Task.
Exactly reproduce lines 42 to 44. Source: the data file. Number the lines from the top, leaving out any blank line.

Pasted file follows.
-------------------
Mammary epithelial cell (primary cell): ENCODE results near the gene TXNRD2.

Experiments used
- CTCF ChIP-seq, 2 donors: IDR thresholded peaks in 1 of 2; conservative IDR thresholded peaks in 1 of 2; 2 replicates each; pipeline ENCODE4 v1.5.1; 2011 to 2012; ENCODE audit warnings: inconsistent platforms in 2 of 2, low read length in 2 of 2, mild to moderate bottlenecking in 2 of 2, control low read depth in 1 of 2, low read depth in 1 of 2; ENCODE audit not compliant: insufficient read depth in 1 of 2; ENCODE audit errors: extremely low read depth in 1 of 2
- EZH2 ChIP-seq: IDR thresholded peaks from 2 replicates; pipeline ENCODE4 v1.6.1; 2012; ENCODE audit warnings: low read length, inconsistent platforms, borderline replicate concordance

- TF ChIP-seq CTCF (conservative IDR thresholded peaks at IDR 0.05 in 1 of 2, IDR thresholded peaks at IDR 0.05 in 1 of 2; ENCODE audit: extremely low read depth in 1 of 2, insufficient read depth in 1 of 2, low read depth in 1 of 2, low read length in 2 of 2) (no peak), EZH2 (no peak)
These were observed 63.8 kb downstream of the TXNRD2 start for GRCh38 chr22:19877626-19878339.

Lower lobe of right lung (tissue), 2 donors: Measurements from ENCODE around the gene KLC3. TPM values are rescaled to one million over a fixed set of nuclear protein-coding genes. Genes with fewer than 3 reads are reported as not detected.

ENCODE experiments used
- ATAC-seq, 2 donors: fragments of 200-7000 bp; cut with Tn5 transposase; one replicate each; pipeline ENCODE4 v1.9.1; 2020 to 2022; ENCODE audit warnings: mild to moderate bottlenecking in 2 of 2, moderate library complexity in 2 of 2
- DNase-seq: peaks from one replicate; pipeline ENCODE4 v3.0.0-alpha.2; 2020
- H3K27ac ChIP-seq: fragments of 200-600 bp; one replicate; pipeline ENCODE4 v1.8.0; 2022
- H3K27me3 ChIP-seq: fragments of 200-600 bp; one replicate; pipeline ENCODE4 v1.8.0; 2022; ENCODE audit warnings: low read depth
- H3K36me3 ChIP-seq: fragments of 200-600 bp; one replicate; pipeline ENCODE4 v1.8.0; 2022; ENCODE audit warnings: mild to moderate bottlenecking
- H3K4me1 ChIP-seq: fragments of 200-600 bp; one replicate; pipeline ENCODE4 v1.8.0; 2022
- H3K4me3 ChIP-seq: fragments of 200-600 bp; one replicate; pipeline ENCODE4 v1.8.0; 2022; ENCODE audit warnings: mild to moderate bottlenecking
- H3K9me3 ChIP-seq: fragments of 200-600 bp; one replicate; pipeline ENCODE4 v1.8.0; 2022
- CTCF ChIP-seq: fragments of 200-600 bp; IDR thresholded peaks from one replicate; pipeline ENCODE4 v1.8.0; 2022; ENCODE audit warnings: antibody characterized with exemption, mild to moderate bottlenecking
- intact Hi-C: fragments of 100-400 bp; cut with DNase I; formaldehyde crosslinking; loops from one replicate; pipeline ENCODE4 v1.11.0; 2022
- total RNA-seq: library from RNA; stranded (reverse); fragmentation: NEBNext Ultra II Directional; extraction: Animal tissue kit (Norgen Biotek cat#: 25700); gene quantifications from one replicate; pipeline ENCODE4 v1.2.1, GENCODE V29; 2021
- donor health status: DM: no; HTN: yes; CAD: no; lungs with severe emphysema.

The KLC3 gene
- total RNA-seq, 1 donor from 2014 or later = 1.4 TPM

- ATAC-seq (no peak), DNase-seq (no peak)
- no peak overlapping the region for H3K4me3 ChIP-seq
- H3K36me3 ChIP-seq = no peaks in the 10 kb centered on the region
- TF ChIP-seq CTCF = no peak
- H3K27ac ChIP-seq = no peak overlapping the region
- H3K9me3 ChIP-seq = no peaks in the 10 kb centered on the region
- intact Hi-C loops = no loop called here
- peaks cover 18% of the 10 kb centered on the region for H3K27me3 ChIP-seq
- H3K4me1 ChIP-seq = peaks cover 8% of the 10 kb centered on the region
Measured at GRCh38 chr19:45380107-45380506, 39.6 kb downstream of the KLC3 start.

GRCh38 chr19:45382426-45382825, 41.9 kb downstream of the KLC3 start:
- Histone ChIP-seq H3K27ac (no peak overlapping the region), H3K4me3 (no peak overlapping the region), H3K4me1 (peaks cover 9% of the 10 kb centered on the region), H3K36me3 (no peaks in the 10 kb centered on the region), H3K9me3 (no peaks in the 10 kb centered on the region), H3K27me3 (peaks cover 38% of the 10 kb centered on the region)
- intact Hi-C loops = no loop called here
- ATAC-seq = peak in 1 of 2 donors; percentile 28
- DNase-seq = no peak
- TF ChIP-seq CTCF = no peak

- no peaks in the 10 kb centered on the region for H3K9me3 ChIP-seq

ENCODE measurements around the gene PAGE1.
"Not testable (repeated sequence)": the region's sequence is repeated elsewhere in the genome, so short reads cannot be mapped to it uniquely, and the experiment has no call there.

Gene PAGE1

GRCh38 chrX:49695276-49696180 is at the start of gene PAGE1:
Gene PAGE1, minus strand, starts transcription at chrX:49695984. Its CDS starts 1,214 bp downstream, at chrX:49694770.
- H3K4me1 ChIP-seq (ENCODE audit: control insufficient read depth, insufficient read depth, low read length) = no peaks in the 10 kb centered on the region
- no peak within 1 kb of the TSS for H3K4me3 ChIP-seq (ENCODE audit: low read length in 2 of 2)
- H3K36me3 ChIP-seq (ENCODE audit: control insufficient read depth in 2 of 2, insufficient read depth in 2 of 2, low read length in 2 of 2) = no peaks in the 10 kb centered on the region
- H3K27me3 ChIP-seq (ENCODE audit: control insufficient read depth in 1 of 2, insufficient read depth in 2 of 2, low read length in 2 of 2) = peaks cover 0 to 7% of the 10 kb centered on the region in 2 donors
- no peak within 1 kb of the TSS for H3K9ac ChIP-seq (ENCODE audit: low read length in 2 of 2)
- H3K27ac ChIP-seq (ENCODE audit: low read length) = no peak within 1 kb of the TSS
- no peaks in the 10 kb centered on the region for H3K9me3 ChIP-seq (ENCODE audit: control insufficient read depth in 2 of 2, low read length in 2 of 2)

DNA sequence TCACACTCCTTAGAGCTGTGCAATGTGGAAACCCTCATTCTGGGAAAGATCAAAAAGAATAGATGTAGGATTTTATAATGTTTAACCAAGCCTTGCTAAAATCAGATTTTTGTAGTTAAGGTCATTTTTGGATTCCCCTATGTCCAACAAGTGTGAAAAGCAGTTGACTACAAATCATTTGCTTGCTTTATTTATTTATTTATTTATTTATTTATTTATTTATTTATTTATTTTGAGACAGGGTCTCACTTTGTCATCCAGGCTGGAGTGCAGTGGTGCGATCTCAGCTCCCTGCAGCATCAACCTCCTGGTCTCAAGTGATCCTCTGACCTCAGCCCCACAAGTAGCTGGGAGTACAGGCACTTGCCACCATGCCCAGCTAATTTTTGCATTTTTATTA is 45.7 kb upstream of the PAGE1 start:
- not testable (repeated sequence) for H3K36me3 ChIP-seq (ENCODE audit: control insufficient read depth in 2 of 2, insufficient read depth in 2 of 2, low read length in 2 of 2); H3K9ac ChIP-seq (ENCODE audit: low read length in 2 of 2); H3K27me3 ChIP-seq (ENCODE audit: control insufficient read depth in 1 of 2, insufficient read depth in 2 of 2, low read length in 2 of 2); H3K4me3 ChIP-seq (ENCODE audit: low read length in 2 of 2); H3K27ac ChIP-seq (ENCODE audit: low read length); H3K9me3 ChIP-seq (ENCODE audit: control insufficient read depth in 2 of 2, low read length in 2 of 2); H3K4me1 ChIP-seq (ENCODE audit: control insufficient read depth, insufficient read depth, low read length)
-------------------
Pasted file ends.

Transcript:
Gene PAGE1

GRCh38 chrX:49695276-49696180 is at the start of gene PAGE1:
Gene PAGE1, minus strand, starts transcription at chrX:49695984. Its CDS starts 1,214 bp downstream, at chrX:49694770.